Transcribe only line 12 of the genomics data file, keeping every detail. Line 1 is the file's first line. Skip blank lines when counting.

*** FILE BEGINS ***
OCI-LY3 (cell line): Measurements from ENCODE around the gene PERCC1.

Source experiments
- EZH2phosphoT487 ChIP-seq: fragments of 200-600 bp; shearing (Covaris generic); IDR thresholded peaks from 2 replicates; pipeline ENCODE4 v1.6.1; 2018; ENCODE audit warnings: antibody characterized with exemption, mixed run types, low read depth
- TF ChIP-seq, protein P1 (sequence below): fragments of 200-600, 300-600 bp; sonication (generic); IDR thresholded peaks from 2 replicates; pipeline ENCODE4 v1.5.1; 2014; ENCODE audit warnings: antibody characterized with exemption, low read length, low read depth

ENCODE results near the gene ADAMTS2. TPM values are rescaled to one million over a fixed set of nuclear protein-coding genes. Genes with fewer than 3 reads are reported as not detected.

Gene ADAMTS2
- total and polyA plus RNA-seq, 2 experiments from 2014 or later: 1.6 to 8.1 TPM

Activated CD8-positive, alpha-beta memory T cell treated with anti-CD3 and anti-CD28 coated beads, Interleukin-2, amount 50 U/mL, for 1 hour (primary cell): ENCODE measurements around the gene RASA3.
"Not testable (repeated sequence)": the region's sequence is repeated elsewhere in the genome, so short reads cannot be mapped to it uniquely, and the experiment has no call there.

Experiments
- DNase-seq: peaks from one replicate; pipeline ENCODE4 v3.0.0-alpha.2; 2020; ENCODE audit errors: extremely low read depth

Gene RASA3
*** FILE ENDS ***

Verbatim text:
Gene RASA3